When an employee only interfaces with customers.

For employees who interact with clients solo (think call center representatives or those who install in-home systems of some sort, for example), customers themselves are better (and sometimes only ) firsthand assessors of performance.

If there’s a gap between current and historical perception.

If an employee traditionally received positive feedback and it changes drastically, or vice versa, it could be an opportunity to compare that to the external perception of the employee. Any number of internal factors could skew an individual’s assessment.

The bottom line is that while managers and co-workers have valuable opinions to contribute, those people that your employees touch while representing your company – customers, partners, vendors, etc. – should have an easy way to provide feedback as well. (One Kazoo customer, Echo Global Logistics, has even used external recognitions to help improve its internal training programs – read more about it here.) Whether it’s incorporated into an email signature line or a pop-up survey after making a purchase in a store, companies should never pass up an opportunity to collect external feedback and recognition.

What does measuring the employee experience look like?

We recently introduced Kazoo Surveys – giving our customers easy-to-use surveys within our employee experience platform that provide a quick view of their employees’ opinions and engagement levels. (This is just the start of what’s to come – the future will bring more tools to give your employees a voice, empowering them with ways to give and get the right feedback at the right time to fuel engagement and performance.)

The Pulse Survey survey is a simple tool with 8 pre-selected questions that you can use to measure your employees’ engagement.

Kazoo’s simple Employee NPS survey provides rapid feedback on loyalty and the overall health of your company culture.

The Custom Question survey is a custom poll option that lets you ask open-ended questions on things that influence culture or the employee experience.

Why, you ask, are the Pulse Survey questions preselected? Why can’t you customize them yourself?

Here’s the answer: Because we want you to have the best picture of the quality of your employees’ experience in the shortest amount of time. Just as important, we want to share benchmarks with you in the soonest possible way.

Measuring the Employee Experience

When you’re trying to build a quality employee experience, it is hard to get the results you want if you can’t measure them. But how do you best measure the employee experience?

Kazoo lives and breathes the employee experience. Our CEO, Autumn Manning, has extensive experience helping companies of all sizes, from startup to Fortune 500, develop teams, build culture and engagement programs, and create assessments and tools that measure engagement, cultural fit, and team performance.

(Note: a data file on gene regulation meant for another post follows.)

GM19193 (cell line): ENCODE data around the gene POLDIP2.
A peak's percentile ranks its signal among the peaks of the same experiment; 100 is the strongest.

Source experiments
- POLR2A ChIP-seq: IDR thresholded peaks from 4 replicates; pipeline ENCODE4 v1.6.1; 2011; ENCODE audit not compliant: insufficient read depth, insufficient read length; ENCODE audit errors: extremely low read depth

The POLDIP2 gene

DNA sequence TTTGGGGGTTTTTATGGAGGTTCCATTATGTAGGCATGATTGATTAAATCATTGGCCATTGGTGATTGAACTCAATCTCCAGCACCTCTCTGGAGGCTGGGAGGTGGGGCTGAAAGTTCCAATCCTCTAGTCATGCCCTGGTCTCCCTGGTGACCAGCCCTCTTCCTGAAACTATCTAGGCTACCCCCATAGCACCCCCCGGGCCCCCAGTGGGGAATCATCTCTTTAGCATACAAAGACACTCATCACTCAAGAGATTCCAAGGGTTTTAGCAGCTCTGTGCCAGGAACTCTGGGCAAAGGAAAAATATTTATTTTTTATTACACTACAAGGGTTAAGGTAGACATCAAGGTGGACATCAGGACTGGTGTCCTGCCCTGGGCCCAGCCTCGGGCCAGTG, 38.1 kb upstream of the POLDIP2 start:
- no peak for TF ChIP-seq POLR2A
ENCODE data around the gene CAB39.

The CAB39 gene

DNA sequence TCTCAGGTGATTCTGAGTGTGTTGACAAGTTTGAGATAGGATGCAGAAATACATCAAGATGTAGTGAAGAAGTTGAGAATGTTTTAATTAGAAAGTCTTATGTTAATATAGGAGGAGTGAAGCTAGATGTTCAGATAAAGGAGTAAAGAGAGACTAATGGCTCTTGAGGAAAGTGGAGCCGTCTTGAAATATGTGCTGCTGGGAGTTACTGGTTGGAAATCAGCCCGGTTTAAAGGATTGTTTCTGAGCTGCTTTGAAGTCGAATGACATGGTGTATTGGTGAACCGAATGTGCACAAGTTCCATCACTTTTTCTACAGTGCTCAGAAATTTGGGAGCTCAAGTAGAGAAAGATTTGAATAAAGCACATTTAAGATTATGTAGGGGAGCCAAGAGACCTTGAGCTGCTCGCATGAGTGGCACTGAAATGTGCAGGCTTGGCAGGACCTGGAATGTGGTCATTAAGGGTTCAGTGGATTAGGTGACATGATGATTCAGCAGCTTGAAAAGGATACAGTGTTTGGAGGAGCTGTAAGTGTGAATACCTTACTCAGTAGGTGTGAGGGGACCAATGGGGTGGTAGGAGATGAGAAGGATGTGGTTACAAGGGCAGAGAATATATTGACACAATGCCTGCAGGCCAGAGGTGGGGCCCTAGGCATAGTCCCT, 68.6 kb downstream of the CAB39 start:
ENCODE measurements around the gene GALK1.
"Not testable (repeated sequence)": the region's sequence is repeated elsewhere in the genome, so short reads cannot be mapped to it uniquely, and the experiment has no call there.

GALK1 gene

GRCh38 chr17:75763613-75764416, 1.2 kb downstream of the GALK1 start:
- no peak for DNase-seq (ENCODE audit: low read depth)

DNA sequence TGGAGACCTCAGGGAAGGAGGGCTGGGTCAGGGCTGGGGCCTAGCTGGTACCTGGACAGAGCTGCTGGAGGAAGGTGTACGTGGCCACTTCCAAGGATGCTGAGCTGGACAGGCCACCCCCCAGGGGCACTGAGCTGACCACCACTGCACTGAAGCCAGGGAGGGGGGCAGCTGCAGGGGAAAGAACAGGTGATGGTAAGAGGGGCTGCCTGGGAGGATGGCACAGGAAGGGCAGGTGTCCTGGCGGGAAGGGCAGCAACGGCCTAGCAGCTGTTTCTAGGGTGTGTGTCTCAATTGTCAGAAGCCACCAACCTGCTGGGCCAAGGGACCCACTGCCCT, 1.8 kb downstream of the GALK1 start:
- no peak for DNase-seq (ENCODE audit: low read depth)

We’ve delved into the science of motivation to identify the key indicators of a positive employee experience. And standards in the industry consistently point to common factors that are important to engagement: relationships with others at work, a connection to company goals and purpose, feeling appreciated and recognized for the work you do, and having flexibility with your work, for instance. Using our first-hand experience coupled with these industry best practices, we selected these 8 simple questions for you to use to gauge the engagement level of your teams:

  • I have a strong sense of pride for what we stand for as a company.
  • I have a positive, trusted relationship with my manager.
  • I have strong, positive relationships with many people on the team.
  • I feel good about the feedback and/or appreciation I receive for the work I do.
  • Goals and key initiatives are communicated clearly and often enough.
  • I feel I am growing professionally and learning regularly at {company name}.
  • The work I do makes a difference in our team success.
  • I’m afforded the flexibility I need to meet the needs of both my work and my personal life.

Why these questions? They measure the amount of connection, meaning, impact and appreciation that an employee is going to get out of their job. (If you want to see some of the extensive behavioral science behind our thinking, refer to this guide: Reward and Recognition Systems That Work.) Gallup, Gartner, and the Human Capital Institute all use similar questions in global engagement surveys.

Of course, there are always more questions you could ask. But the spirit of keeping it simple and lightweight for you, and impactful for your employees, these eight questions alone are designed to give you a good picture into areas of strength or areas of improvement as it relates to the engagement of your teams.